required to be made by this section out of the proceeds received for the sale of water supplied by said system"; and that the State Treasurer "shall also pay to any county or municipality the cost of relocating any municipal or county roads made necessary by reason of the acquisition or use of property pursuant to [the] act."

And section 7 "appropriated" to the Department of Conservation and Economic Development "for the purposes of this act, $3,000,000, or so much thereof as may be needed, from the Veterans Loan Guaranty and Insurance Fund" established pursuant to L. 1944, c. 126, as amended, "which is in excess of the total amounts of guaranteed or insured loans outstanding now or hereafter as obligations of the Veterans Loan Authority created pursuant" to that chapter.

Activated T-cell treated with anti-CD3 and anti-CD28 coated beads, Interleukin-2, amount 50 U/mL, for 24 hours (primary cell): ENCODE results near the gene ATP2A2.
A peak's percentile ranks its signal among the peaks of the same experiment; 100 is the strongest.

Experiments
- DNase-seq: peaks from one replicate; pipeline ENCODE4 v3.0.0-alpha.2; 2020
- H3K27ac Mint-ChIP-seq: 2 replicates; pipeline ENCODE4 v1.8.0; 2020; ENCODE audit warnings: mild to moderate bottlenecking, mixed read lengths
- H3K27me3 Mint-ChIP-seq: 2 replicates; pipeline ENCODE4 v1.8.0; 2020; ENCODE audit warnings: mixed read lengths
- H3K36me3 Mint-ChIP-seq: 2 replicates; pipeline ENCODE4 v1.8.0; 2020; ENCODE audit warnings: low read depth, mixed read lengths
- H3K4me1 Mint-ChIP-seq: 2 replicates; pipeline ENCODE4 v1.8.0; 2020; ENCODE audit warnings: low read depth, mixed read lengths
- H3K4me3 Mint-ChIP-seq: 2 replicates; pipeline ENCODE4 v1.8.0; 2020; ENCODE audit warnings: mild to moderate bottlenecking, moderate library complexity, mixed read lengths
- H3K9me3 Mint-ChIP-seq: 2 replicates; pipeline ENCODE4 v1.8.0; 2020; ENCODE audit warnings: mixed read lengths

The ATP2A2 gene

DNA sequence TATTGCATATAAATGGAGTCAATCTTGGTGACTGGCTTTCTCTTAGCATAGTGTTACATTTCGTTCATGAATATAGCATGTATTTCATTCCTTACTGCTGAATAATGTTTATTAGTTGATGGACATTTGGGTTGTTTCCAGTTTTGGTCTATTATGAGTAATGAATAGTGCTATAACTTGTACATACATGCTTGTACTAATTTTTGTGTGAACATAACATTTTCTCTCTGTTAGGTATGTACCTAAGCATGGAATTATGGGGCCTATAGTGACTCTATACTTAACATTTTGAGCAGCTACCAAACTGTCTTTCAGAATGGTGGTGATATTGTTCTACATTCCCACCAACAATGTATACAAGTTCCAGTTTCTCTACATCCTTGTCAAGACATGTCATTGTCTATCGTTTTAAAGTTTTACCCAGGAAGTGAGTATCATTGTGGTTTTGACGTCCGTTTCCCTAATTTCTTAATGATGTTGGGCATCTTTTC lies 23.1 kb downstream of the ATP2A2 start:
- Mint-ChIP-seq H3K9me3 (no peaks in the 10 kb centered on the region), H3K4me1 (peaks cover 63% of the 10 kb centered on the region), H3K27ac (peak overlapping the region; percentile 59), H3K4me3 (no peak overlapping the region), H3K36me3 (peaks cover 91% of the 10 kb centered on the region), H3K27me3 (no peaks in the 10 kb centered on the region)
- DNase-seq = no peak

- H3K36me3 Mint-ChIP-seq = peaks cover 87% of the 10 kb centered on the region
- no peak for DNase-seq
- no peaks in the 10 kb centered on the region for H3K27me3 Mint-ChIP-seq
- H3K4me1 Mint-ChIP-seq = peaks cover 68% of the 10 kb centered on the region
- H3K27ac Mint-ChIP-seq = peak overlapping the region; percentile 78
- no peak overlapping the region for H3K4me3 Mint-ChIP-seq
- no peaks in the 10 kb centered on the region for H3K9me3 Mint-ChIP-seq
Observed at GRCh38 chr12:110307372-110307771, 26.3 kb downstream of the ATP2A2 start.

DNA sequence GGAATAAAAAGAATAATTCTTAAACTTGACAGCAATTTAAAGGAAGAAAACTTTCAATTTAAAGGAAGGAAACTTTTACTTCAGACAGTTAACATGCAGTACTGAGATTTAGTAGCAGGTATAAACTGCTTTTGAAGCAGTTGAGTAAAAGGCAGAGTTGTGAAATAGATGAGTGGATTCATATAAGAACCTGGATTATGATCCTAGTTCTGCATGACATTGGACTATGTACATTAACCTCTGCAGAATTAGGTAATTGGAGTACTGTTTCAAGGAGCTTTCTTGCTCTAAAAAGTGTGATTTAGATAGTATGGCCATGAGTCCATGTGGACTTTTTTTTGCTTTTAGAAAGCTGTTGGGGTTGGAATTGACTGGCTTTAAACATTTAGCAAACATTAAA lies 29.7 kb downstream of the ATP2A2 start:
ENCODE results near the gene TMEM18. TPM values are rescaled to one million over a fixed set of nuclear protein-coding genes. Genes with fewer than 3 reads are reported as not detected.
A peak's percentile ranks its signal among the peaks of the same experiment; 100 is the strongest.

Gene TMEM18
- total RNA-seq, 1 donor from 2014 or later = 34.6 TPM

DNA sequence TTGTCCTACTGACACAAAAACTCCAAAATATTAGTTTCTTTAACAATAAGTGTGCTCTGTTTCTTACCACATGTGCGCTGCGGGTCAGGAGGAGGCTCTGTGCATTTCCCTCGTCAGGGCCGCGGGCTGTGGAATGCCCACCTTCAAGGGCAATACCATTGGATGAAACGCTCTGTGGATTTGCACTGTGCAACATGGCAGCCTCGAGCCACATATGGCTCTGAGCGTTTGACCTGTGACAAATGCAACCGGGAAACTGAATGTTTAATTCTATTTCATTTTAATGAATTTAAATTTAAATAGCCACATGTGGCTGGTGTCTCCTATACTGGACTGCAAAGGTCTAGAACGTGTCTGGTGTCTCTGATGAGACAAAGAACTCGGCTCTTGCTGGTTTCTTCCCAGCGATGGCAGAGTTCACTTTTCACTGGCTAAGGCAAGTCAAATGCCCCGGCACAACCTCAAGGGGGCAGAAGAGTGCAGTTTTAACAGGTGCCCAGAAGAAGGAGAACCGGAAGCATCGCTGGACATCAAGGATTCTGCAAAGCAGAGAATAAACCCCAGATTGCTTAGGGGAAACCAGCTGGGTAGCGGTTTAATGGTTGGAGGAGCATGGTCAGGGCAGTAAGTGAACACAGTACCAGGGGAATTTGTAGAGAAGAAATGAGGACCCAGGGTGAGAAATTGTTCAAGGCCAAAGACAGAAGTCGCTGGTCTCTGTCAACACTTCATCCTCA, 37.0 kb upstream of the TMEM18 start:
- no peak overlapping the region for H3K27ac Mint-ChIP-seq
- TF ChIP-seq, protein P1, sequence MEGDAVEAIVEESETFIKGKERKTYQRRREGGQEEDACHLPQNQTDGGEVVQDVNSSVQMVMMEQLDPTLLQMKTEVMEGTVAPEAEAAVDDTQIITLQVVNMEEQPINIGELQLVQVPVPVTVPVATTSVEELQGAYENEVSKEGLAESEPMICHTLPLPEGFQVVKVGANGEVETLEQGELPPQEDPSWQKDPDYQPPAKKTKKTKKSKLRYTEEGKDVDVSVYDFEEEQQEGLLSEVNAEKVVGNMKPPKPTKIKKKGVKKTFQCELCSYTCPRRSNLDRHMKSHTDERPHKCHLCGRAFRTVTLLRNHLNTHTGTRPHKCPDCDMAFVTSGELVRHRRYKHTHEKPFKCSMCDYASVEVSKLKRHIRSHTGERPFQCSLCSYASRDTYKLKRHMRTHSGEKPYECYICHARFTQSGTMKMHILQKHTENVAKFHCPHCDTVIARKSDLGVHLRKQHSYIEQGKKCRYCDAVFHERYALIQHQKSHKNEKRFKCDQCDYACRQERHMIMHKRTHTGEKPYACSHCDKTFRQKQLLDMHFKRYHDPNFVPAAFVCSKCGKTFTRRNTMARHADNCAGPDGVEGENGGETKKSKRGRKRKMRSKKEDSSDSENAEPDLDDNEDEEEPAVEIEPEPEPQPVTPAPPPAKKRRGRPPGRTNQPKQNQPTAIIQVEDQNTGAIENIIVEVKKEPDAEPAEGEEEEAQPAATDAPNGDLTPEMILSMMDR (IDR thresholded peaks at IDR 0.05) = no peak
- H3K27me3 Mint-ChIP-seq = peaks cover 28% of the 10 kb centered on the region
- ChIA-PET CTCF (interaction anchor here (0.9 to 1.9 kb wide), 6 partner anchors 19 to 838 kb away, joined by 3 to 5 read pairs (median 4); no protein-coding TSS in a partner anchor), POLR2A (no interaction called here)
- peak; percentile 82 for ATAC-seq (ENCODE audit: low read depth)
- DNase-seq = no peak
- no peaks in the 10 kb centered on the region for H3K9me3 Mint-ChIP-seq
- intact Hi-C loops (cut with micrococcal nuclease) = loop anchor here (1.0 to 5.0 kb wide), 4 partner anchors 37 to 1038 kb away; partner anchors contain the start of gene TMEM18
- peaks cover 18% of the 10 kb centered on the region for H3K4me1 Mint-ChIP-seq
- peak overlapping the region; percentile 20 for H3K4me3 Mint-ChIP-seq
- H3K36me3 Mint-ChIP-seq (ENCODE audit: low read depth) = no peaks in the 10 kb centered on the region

The complaint alleges that "Plaintiff has determined to acquire" lands of the defendant, therein described by metes and bounds, in fee simple absolute, together with all easements, prescriptive rights and rights of way, "for public use in accordance with the * * * statutory authority vested in him, the said lands and premises being, in the judgment of the Commissioner of Conservation and Economic Development, appropriate and useful for the said statutory purpose," but they are not purchasable by agreement with the owner because of disagreement as to the price.

The answer admits defendant's "unwillingness to sell the lands," denies plaintiff's "right to acquire the same" as not founded on a constitutionally-sufficient statute, and asserts an irregular exercise of the statutory power on the contrary hypothesis.

The defenses were overruled and the commissioners were appointed after a summary hearing at which evidence was adduced; and the Appellate Division restrained the taking of possession until the determination of the appeal now before us.

The commissioners have made their report; and defendant's appeal from the award is now pending in the Superior Court.

I.